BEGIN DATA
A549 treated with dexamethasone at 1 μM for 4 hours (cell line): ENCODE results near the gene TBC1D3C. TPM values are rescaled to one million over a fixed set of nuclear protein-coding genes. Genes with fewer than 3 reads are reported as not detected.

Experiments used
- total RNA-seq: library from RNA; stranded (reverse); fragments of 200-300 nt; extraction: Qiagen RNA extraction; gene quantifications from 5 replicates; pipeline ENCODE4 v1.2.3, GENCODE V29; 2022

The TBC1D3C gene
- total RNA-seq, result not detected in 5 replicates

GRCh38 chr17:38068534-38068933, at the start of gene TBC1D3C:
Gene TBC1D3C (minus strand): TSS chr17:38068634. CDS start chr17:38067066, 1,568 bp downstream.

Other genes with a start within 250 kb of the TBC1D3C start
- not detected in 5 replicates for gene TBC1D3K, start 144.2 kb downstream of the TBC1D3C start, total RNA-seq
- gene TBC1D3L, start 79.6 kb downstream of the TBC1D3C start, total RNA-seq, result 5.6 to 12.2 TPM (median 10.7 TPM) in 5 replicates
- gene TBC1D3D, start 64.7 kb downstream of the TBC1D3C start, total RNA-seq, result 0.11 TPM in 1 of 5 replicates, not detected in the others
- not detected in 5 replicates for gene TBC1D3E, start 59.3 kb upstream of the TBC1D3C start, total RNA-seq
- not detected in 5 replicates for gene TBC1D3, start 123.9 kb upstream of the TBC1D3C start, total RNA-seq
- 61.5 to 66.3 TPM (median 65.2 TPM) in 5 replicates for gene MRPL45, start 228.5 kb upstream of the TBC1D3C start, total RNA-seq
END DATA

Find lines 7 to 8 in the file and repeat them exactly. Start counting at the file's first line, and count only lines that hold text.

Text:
Gene TBC1D3C (minus strand): TSS chr17:38068634. CDS start chr17:38067066, 1,568 bp downstream.

Other genes with a start within 250 kb of the TBC1D3C start